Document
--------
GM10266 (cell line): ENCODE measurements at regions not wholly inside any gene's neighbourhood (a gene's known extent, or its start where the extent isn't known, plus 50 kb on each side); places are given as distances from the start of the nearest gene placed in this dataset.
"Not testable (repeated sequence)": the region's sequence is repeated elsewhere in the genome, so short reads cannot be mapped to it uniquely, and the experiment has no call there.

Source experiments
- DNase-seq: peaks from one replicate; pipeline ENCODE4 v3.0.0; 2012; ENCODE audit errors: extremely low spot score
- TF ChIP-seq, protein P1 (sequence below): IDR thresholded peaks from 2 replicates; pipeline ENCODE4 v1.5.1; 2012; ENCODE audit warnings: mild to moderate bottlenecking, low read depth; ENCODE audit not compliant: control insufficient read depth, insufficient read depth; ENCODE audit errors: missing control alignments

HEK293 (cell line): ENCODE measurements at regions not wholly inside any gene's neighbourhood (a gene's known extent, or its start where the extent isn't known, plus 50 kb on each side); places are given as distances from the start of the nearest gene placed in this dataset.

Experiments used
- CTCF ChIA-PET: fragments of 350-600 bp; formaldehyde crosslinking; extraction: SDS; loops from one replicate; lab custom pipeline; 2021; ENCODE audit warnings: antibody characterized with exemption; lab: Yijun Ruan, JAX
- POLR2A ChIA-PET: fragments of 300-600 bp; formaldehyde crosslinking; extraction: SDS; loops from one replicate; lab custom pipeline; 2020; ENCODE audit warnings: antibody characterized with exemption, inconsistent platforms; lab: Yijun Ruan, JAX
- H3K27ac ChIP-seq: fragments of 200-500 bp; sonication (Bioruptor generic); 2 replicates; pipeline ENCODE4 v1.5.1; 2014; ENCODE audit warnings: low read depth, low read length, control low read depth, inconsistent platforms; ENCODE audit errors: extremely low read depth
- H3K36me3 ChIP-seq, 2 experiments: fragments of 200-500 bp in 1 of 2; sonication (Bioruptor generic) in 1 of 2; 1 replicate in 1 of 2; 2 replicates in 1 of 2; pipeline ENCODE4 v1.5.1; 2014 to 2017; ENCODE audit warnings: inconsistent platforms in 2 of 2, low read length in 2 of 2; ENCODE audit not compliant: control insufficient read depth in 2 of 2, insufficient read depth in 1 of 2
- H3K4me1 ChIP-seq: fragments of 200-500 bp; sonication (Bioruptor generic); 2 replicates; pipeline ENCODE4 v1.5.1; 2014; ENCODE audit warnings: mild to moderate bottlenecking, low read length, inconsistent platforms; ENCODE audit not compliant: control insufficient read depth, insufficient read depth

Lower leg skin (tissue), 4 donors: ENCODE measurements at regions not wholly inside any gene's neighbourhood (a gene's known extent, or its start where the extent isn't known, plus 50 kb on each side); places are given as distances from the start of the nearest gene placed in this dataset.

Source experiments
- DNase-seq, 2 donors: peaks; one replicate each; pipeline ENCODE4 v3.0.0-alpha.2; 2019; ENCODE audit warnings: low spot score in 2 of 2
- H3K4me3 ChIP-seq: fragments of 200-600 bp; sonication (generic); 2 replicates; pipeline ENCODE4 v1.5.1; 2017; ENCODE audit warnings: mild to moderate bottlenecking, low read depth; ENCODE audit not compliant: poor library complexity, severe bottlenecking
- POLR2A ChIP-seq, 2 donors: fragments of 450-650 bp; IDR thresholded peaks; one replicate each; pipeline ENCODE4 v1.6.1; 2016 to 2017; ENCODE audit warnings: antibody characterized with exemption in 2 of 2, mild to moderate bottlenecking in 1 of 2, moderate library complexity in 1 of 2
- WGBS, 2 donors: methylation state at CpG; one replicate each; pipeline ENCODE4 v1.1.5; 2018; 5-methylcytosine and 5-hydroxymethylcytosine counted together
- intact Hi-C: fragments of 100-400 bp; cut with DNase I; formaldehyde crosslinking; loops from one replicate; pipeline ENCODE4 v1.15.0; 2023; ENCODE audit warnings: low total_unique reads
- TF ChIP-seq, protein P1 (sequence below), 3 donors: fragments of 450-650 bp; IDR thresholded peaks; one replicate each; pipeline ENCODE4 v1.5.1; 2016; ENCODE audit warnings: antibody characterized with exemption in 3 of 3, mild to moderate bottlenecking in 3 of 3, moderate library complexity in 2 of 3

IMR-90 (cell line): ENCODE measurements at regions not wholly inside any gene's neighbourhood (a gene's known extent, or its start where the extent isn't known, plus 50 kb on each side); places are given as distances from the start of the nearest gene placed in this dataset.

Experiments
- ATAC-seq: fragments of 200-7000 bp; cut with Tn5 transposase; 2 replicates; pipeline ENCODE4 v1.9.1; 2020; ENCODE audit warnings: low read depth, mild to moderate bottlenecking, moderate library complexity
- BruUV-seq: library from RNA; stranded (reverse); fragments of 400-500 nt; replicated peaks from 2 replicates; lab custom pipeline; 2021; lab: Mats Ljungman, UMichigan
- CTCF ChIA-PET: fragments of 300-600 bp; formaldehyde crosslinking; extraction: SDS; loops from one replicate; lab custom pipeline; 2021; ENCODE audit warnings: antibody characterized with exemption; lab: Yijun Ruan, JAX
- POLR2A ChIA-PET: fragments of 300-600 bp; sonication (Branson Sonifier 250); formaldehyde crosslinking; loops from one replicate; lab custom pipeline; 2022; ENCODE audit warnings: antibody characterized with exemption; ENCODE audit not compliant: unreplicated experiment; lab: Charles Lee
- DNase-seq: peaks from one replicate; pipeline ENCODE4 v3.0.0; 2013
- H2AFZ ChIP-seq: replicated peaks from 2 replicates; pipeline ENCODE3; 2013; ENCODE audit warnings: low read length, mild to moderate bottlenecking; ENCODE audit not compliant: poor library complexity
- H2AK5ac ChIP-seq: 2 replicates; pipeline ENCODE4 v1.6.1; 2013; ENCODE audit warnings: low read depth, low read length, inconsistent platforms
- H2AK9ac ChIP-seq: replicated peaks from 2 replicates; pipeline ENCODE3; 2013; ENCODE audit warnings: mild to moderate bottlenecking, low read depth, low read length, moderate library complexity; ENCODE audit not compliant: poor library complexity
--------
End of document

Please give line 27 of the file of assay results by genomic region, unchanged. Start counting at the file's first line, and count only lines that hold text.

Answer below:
- DNase-seq: peaks from one replicate; pipeline ENCODE4 v3.0.0; 2013